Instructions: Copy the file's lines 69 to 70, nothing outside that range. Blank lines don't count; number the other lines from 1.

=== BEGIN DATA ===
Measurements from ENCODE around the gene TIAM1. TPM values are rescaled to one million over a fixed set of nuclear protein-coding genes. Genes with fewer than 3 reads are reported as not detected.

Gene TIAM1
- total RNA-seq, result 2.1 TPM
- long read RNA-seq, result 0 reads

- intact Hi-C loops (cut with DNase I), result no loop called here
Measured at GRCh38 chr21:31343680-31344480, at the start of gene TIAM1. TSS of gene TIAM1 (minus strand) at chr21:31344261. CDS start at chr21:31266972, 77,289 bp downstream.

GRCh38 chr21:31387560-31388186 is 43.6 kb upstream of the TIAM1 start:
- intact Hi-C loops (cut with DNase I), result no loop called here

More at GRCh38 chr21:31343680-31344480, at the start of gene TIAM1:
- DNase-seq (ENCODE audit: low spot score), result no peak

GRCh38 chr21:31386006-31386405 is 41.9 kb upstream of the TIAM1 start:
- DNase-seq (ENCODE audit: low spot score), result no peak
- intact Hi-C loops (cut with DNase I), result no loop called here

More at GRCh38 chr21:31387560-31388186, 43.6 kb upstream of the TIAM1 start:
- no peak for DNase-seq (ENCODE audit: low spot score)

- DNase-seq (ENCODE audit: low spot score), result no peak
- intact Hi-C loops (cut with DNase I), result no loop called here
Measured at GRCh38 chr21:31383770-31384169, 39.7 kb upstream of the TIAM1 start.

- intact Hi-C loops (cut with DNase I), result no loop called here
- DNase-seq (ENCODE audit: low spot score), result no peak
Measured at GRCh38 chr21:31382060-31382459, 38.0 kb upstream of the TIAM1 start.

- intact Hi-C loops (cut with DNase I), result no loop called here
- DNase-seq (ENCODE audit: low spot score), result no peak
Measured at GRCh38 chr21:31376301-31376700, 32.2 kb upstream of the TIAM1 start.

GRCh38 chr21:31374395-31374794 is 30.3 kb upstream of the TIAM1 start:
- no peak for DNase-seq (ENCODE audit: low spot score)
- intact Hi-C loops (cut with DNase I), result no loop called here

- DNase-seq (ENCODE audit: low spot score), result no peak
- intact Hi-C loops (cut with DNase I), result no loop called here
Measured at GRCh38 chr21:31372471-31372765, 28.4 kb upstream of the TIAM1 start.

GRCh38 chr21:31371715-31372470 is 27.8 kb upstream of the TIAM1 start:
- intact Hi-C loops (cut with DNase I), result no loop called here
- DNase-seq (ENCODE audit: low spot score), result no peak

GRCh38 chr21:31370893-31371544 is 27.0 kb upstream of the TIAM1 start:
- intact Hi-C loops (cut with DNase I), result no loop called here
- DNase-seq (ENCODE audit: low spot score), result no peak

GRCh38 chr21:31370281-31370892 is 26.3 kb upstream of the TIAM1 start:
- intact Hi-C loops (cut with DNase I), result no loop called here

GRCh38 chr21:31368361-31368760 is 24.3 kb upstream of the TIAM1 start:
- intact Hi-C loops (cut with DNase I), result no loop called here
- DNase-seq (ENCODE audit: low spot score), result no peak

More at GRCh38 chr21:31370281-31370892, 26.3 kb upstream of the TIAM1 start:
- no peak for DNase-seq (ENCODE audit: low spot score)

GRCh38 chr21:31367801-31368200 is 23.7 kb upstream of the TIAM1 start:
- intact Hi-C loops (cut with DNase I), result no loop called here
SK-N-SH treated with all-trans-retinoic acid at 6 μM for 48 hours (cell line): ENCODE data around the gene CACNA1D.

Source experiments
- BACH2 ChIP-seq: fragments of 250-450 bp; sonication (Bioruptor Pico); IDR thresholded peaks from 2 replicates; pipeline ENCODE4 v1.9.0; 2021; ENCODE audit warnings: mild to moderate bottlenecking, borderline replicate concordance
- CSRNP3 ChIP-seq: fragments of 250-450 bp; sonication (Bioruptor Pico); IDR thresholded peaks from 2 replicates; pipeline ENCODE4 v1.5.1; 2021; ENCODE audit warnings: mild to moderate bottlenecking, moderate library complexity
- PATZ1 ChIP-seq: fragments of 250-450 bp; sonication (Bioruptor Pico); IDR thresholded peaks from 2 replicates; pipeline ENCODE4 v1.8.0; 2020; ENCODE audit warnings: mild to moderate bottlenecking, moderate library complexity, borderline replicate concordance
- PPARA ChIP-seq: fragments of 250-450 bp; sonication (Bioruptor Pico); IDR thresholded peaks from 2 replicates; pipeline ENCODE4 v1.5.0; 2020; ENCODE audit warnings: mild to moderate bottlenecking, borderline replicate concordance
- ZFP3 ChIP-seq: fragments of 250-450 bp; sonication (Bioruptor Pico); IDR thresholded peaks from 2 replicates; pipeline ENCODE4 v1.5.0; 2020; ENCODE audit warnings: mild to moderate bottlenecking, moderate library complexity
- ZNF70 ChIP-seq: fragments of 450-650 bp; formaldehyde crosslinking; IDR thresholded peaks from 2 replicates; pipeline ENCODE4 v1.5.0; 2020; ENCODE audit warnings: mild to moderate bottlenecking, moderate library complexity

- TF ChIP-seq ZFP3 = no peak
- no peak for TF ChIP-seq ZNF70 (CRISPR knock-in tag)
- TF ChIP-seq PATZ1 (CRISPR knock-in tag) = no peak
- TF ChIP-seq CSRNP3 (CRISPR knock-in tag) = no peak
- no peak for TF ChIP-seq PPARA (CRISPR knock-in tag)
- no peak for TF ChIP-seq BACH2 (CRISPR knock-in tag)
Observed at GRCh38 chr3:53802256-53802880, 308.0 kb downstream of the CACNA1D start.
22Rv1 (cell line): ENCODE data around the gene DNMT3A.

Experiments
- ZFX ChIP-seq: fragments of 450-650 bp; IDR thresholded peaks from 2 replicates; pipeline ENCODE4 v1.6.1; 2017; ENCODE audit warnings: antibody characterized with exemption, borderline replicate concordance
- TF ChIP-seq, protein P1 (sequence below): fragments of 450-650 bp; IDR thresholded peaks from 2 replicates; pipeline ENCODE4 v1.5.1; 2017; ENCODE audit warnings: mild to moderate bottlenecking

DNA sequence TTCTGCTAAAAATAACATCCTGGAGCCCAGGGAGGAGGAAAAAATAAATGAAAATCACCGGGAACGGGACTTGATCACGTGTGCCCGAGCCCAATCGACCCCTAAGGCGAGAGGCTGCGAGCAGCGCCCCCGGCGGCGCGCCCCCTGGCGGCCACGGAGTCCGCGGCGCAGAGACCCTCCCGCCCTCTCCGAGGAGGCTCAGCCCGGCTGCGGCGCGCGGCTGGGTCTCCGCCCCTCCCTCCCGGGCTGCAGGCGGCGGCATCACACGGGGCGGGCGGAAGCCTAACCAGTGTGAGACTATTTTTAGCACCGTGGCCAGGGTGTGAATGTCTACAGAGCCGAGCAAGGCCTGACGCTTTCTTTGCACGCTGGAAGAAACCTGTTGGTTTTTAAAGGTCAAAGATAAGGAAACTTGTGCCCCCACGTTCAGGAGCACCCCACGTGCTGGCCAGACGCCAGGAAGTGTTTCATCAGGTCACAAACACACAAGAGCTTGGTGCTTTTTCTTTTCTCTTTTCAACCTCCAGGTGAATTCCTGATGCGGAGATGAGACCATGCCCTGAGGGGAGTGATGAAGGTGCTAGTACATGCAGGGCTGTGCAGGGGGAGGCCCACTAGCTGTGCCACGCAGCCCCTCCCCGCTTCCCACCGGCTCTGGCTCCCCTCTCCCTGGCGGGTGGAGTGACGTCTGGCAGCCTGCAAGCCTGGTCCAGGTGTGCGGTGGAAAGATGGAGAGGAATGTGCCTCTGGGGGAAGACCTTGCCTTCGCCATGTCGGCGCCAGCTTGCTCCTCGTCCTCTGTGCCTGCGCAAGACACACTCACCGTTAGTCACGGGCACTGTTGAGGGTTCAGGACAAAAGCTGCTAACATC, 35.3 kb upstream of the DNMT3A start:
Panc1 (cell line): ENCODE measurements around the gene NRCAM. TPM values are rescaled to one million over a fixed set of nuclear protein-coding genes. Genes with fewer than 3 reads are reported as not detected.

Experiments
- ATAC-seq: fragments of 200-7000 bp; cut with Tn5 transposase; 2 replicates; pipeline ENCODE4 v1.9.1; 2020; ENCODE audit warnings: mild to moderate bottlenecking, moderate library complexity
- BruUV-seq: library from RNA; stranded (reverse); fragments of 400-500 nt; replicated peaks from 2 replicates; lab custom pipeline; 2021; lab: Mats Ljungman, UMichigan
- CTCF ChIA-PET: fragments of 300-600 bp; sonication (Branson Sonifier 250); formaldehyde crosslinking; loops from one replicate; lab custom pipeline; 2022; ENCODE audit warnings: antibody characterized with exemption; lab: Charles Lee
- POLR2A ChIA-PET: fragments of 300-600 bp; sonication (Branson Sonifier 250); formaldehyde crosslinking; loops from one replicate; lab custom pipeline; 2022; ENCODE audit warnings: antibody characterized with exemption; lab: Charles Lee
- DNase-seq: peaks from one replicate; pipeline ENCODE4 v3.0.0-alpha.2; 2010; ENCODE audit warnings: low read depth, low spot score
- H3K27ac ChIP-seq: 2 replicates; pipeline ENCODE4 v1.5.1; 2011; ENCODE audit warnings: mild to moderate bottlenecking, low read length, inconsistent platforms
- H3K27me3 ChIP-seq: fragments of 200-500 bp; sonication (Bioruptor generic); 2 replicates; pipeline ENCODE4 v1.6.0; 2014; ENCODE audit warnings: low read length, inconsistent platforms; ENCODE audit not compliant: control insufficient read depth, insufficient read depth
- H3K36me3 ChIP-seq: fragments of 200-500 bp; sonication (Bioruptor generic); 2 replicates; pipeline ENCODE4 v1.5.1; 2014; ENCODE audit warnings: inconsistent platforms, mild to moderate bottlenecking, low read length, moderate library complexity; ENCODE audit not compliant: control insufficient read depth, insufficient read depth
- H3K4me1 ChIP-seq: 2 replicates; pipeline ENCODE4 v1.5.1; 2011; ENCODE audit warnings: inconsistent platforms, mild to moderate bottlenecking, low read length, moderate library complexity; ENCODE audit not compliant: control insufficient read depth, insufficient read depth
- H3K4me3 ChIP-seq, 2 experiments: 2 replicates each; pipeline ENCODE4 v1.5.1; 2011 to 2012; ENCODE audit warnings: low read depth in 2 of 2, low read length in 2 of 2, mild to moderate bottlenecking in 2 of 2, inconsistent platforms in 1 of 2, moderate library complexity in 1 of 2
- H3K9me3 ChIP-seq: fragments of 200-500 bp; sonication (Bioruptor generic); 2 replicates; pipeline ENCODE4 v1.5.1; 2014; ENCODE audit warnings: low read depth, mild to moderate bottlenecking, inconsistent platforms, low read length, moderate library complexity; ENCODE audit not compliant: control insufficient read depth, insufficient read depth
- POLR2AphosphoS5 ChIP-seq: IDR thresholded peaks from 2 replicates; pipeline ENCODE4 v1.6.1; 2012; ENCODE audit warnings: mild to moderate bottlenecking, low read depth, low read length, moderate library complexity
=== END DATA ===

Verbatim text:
- BruUV-seq: library from RNA; stranded (reverse); fragments of 400-500 nt; replicated peaks from 2 replicates; lab custom pipeline; 2021; lab: Mats Ljungman, UMichigan
- CTCF ChIA-PET: fragments of 300-600 bp; sonication (Branson Sonifier 250); formaldehyde crosslinking; loops from one replicate; lab custom pipeline; 2022; ENCODE audit warnings: antibody characterized with exemption; lab: Charles Lee